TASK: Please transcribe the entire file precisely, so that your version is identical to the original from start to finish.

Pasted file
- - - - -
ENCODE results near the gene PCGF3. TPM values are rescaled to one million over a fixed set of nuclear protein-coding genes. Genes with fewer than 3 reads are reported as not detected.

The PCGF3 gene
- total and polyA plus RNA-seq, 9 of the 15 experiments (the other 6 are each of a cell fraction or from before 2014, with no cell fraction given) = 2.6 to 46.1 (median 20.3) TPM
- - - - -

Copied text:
ENCODE results near the gene PCGF3. TPM values are rescaled to one million over a fixed set of nuclear protein-coding genes. Genes with fewer than 3 reads are reported as not detected.

The PCGF3 gene
- total and polyA plus RNA-seq, 9 of the 15 experiments (the other 6 are each of a cell fraction or from before 2014, with no cell fraction given) = 2.6 to 46.1 (median 20.3) TPM